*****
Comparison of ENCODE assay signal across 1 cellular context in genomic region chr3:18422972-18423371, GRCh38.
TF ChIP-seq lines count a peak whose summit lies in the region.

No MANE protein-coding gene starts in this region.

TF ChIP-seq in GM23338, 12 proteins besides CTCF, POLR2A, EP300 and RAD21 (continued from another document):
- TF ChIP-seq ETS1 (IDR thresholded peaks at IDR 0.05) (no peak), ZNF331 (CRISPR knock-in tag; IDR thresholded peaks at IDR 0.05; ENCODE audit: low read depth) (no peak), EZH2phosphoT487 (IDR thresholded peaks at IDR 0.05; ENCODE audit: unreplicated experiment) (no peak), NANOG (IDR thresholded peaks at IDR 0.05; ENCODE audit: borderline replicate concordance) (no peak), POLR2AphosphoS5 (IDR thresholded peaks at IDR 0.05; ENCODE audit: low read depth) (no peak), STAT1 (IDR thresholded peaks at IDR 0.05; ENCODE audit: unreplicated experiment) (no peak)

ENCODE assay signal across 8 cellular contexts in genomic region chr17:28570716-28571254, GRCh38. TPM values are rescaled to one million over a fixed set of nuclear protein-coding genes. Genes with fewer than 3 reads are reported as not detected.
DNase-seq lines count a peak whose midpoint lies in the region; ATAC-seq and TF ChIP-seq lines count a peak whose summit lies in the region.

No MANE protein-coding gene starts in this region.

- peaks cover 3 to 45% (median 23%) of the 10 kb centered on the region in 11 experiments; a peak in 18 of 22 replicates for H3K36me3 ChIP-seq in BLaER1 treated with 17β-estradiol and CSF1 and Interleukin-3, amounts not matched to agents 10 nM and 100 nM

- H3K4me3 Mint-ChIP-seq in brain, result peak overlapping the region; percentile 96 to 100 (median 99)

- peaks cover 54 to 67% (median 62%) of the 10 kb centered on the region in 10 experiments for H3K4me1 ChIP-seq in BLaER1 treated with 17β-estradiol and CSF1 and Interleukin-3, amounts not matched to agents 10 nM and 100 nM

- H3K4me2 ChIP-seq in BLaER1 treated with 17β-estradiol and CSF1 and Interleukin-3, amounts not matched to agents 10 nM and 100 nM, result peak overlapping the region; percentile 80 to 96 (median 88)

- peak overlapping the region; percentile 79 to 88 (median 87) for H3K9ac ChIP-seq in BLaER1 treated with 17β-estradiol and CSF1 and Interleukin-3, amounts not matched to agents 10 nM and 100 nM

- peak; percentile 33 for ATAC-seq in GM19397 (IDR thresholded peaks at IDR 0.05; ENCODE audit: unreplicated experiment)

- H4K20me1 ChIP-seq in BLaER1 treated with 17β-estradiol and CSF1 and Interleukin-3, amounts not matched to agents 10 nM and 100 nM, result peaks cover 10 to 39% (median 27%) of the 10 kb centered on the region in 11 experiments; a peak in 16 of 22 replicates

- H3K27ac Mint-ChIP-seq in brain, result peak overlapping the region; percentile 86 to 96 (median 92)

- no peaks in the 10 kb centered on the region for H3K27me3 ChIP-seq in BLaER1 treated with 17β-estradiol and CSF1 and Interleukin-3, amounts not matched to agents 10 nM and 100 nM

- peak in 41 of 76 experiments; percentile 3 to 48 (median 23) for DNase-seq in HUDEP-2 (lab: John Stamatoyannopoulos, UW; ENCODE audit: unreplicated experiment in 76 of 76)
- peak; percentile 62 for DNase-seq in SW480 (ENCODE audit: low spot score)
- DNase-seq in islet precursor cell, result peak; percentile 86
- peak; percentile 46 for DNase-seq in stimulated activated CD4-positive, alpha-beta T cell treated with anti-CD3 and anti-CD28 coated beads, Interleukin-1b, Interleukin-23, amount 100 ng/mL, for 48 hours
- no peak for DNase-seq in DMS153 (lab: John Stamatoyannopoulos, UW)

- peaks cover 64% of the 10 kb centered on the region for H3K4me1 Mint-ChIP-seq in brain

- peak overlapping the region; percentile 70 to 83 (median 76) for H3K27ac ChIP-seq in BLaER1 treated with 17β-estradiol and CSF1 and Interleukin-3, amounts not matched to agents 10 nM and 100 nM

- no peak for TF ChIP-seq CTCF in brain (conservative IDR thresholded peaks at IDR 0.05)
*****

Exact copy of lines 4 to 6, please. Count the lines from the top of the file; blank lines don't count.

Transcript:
TF ChIP-seq in GM23338, 12 proteins besides CTCF, POLR2A, EP300 and RAD21 (continued from another document):
- TF ChIP-seq ETS1 (IDR thresholded peaks at IDR 0.05) (no peak), ZNF331 (CRISPR knock-in tag; IDR thresholded peaks at IDR 0.05; ENCODE audit: low read depth) (no peak), EZH2phosphoT487 (IDR thresholded peaks at IDR 0.05; ENCODE audit: unreplicated experiment) (no peak), NANOG (IDR thresholded peaks at IDR 0.05; ENCODE audit: borderline replicate concordance) (no peak), POLR2AphosphoS5 (IDR thresholded peaks at IDR 0.05; ENCODE audit: low read depth) (no peak), STAT1 (IDR thresholded peaks at IDR 0.05; ENCODE audit: unreplicated experiment) (no peak)

ENCODE assay signal across 8 cellular contexts in genomic region chr17:28570716-28571254, GRCh38. TPM values are rescaled to one million over a fixed set of nuclear protein-coding genes. Genes with fewer than 3 reads are reported as not detected.